I kept wondering why the buses from the boat went to the Kremlin over and over again. After all, Moscow is an enormous city. But the Kremlin, which is the old walled city where Moscow was born in the Tenth Century, is not the gray place of newsreels. My childish mind likes color and clever design, and that I found aplenty.
Here’s what I liked seeing: St. Basil’s Cathedral, unique with its multiple onion domes in bright colors, stripes, and other patterns. Religious temple wise, it is something the American Puritans would never do. But who said God doesn t like color?
Lenin’s tomb is a black marble box from the Deadly Period (my designation) of Soviet architecture. Inside, his body is preserved and visible, re-enbalmed every now and then. Until the days of Putin, leaders would stand atop the tomb to review the troops. Putin likes to do things that look democratic. He stands on the ground.
The GUM department store is the most approachable attraction. Long a spot for market trade, it was first turned into a store by Catherine the Great. By 1917 it held 1200 stores. Post-revolution it was nationalized (GUM is an acronym for State Department Store) and was celebrated as a place where comrades of all classes could join in the pursuit of food and other things. As a state store, it was one of the few that had actual inventory, but it was also a place where people stood in long lines for bread.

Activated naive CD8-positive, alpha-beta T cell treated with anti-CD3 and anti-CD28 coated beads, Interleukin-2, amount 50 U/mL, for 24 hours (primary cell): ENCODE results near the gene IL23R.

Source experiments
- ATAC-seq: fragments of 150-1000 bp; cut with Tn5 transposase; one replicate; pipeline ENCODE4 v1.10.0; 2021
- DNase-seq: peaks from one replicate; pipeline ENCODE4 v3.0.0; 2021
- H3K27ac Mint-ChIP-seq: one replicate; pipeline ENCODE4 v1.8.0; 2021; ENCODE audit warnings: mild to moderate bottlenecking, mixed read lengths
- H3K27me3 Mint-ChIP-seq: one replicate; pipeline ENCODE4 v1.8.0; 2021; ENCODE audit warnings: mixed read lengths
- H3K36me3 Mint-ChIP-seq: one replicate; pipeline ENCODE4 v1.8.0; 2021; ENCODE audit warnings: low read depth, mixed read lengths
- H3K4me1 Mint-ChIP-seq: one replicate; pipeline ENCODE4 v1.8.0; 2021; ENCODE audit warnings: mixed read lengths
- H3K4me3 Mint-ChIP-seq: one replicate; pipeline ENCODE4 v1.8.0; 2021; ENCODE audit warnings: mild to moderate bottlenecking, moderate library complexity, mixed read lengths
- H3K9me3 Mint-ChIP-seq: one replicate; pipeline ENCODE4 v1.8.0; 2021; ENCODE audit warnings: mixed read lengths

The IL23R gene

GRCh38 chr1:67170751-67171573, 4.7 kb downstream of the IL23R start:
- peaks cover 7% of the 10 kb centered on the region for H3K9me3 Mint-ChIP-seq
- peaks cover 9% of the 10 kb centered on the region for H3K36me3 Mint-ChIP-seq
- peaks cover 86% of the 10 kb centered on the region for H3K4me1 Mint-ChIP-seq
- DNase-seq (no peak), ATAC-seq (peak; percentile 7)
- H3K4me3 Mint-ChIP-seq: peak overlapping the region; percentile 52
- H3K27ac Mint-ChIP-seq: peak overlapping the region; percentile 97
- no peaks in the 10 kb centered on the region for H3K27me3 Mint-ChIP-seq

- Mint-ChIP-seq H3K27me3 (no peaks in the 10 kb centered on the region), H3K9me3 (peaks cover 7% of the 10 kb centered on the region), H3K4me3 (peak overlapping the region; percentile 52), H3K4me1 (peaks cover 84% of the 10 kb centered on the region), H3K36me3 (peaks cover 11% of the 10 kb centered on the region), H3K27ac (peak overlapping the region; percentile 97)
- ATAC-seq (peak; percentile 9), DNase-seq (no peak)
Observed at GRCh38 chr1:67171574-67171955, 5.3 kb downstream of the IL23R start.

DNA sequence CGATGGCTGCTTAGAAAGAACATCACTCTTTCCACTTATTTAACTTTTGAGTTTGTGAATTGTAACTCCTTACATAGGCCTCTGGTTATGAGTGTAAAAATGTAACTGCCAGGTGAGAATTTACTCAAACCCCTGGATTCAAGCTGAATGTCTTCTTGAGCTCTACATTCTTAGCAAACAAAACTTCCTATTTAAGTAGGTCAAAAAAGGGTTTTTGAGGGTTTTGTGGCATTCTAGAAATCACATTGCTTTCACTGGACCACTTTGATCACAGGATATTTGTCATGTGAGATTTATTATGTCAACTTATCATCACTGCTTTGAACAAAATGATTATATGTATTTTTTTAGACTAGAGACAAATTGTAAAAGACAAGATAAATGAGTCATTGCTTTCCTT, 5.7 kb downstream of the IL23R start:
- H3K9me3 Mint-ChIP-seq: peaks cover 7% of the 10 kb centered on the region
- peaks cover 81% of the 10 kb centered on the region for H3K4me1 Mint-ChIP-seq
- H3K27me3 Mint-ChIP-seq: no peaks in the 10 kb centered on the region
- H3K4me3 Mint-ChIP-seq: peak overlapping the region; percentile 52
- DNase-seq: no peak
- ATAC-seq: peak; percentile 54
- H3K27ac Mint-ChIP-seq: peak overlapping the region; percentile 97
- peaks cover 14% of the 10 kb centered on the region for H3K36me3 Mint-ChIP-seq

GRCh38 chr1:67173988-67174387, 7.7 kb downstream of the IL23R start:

Built in the 1890s along the lines of a British Victorian train station, but with a curved glass ceiling tough enough to support kilos of snow, the store’s façade extends some 900 feet across Red Square. These days it is privately owned, but has again turned undemocratic. The thousand boutiques are all of the designer variety; a sensory delight of fabrics, jewels, and shoes, with price tags in six or seven figures worth of rubles.
A fancy-dan food store within GUM harbored big displays of caviar and shelves and shelves of bubbly. Charcuterie, cheese, and chocolate. Tempting pastries and sushi made from fish swimming in the aquarium. This is the Russian billionaire’s grocery store. The average tourist is better off buying an ice cream cone from a kiosk, which we did.
The next day, I went back for a tour of the Armory, a national museum built to contain the zillions of gifts exchanged by heads of state during the last five centuries. Like the Turks they emulated, the Russians loved big stones mounted on gold or silver and strewn about on books, jewels, and clothes. One robe for a Patriarch of the Russian Orthodox Church was so heavy with embroidered beads and gold plate that he could only wear it for a few minutes at a time. Even the horses wore diamonds on their harnesses. And much like the Smithsonian s First Ladies’ gowns, here are the coronation gowns of several empresses, all of them richly embroidered with yards-long trains.
Looking back on the flagrant baroque and rococo excess of Russian tradition, it becomes especially hard to visualize the grey, minimal days of communism in this environment. In minor streets behind the great façades, there are plenty of leftover Deadly Period apartment buildings in dreary colors with peeling paint. But the new Moscow, a city of a hundred billionaires, is fighting its way through to a new level of gaudiness that is more in the Russian tradition.